I’m a life-long lover of the nature, including not just the beautiful but also the creepy, the dark, and the downright distressing. I love all living things, but my work is not for the sentimental. . . or the squeamish.
My first book was The Red Hourglass: Lives of the Predators. In it, I told about my adventures with black widow spiders, rattlesnakes, and other notable animals I knew from my upbringing in the Oklahoma Panhandle. Parts of that book appeared in Harper’s and in The Best American Essays.
My next project was an interrogation of the physical realities of death. I tracked down mummies, visited anatomy labs, and wrote about things that made people very uncomfortable. Some of those stories appeared in The New Yorker, Popular Science, and other magazines. I often found myself wishing for more-than-magazine room to tell those tales. Now, with this blog, I have that room. I call them Death Stories.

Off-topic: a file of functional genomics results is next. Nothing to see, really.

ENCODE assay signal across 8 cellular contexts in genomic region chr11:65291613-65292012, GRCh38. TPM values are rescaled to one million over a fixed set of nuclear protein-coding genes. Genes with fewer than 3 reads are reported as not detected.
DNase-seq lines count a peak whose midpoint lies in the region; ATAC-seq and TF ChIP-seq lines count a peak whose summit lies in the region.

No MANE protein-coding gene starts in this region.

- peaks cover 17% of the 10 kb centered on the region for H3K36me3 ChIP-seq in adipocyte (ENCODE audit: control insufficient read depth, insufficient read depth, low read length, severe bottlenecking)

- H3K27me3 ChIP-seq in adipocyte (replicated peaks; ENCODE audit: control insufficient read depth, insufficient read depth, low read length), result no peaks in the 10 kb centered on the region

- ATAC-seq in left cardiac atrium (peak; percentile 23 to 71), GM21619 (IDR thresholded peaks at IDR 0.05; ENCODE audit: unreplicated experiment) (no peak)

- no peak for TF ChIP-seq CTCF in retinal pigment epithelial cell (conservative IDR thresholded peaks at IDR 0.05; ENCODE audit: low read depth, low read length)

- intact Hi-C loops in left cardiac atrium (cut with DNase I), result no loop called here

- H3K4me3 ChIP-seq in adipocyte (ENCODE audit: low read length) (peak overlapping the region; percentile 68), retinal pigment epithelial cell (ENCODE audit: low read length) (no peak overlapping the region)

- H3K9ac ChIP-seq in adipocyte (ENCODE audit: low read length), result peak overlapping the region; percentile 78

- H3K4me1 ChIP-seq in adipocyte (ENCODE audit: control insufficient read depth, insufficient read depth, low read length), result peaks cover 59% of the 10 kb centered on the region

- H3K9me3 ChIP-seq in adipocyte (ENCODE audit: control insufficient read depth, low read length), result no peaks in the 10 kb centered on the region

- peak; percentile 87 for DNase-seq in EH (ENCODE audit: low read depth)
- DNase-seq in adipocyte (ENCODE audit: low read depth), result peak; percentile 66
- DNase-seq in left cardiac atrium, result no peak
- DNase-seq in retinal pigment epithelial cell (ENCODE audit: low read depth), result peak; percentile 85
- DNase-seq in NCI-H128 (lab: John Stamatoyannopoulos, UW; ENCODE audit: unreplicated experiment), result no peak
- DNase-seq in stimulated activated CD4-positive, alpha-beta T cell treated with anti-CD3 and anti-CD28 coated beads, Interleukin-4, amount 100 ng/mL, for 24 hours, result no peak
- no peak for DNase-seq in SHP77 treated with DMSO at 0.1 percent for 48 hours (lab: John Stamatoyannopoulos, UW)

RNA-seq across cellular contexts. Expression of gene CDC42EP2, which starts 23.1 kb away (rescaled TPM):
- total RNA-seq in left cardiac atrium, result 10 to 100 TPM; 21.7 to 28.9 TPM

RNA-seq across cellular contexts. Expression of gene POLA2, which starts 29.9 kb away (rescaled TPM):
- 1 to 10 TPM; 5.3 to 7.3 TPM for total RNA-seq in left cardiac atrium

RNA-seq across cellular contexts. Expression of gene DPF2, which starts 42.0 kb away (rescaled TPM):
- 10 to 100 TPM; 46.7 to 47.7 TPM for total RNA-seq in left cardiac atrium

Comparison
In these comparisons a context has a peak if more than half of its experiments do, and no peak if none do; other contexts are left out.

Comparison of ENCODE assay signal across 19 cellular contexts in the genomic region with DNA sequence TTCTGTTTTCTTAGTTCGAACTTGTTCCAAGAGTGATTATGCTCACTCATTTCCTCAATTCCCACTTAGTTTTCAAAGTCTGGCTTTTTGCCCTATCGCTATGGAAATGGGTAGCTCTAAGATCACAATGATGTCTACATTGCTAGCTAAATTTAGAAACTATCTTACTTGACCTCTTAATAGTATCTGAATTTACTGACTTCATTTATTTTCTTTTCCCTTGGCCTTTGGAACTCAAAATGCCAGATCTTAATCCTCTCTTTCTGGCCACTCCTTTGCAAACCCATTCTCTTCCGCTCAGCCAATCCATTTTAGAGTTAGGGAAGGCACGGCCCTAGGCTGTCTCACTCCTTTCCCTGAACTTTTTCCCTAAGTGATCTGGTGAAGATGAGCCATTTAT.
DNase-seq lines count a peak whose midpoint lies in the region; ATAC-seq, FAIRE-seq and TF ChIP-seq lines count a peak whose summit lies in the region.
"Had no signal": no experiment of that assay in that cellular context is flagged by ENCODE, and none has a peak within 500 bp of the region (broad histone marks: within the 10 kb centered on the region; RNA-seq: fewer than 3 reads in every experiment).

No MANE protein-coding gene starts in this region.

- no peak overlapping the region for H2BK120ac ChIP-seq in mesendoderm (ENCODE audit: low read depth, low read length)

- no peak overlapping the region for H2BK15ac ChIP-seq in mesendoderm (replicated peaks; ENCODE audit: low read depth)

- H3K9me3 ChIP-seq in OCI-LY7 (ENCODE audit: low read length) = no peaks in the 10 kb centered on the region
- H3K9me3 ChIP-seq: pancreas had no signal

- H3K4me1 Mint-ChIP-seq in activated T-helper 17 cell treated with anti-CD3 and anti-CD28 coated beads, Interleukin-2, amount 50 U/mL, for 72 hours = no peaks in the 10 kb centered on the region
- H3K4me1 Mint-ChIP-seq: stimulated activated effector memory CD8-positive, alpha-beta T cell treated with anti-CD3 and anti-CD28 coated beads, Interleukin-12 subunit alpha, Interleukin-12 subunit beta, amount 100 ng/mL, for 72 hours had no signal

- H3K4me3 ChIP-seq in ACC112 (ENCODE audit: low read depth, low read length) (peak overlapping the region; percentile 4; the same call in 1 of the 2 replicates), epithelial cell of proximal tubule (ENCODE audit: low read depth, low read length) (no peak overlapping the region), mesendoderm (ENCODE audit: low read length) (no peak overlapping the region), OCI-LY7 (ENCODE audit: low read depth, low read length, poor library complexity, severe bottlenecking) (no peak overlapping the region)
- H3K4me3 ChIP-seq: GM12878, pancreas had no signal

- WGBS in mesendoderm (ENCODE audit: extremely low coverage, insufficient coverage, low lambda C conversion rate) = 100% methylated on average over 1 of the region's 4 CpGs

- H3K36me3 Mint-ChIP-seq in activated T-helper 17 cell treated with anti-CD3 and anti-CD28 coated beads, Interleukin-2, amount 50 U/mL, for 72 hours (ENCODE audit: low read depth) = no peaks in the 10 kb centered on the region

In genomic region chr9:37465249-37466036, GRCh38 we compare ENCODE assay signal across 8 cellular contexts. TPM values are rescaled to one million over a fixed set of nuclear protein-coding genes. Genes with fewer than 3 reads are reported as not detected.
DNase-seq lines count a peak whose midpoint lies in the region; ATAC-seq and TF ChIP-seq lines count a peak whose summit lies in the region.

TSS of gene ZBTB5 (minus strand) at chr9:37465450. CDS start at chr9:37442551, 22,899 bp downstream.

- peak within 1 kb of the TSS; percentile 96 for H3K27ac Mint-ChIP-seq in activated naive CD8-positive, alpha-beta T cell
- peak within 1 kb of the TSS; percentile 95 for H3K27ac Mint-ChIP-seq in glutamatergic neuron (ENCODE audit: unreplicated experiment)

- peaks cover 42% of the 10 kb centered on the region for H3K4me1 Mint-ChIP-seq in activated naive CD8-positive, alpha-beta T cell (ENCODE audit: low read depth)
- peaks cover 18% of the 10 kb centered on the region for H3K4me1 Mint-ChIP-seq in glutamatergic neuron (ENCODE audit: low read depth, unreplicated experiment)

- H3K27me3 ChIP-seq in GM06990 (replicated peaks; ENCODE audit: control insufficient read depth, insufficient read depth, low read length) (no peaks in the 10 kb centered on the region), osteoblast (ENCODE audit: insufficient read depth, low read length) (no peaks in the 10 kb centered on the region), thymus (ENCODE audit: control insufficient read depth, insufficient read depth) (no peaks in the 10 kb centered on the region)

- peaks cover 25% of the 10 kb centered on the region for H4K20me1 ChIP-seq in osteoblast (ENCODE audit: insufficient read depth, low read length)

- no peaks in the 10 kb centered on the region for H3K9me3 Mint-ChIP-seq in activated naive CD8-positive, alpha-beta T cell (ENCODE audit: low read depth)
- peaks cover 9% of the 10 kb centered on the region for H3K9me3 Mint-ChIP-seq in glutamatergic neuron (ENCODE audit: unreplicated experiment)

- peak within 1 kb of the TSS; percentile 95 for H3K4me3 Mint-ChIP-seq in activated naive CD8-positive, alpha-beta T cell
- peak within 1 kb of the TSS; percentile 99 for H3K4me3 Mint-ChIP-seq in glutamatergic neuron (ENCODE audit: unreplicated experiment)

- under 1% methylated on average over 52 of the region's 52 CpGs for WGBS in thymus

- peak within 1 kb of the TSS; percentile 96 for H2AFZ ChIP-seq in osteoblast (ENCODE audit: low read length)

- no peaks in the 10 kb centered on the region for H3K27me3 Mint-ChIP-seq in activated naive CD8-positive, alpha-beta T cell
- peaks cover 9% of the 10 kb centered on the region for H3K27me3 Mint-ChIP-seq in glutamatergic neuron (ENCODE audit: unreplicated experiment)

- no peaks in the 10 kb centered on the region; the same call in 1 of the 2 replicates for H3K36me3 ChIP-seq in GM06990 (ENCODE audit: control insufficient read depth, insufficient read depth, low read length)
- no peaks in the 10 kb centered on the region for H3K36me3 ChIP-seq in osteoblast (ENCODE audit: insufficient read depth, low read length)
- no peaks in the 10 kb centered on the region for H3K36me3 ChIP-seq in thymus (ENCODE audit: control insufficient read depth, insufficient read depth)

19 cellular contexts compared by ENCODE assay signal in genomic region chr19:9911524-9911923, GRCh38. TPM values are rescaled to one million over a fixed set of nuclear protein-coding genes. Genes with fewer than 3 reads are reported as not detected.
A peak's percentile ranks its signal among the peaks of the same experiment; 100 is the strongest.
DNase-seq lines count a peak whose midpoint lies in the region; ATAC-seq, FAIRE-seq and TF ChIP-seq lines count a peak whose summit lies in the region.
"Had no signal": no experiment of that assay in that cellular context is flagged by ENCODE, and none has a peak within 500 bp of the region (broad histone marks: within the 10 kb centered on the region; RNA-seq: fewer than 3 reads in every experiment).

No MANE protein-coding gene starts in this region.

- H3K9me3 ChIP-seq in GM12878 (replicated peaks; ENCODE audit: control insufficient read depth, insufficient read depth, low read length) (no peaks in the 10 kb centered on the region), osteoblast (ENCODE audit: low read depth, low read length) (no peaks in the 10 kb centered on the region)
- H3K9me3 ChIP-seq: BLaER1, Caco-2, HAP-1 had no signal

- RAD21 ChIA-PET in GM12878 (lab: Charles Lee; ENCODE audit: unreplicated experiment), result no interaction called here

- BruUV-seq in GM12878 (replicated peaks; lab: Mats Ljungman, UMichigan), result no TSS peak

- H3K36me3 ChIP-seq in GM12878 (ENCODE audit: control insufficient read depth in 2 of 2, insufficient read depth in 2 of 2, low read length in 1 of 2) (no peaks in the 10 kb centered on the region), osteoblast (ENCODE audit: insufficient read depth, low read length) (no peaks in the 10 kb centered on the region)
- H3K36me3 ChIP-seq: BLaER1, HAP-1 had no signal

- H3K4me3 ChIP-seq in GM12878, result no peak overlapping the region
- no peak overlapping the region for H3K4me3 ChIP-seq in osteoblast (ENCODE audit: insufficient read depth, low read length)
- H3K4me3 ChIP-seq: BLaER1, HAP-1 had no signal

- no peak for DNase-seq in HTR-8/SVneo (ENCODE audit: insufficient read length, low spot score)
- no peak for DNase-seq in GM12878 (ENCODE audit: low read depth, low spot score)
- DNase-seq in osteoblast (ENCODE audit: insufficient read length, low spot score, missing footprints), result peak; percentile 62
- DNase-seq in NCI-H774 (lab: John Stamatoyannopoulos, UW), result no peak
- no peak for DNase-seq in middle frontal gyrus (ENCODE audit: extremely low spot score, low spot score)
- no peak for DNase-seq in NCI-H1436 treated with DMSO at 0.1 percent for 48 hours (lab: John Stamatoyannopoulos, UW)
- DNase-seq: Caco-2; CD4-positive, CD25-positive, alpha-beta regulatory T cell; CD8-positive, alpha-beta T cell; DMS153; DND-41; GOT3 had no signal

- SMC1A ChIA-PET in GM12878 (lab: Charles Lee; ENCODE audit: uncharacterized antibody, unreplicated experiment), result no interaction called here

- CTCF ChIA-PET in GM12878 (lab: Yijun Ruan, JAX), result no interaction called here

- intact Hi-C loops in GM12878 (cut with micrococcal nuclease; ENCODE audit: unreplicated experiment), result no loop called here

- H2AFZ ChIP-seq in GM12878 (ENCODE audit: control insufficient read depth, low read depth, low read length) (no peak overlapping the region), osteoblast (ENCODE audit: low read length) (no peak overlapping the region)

Then came The Book of Deadly Animals (previously known as Deadly Kingdom), in which I told about all the animals likely to kill or maim people. Some of those stories appeared in Discover, Granta, and other magazines.
That book brought me an invitation to work with National Geographic on Shark Attacks: Inside the Mind of the Ocean's Most Terrifying Predator (National Geographic Shorts).
Most recently, I've been writing horror stories like Sugar.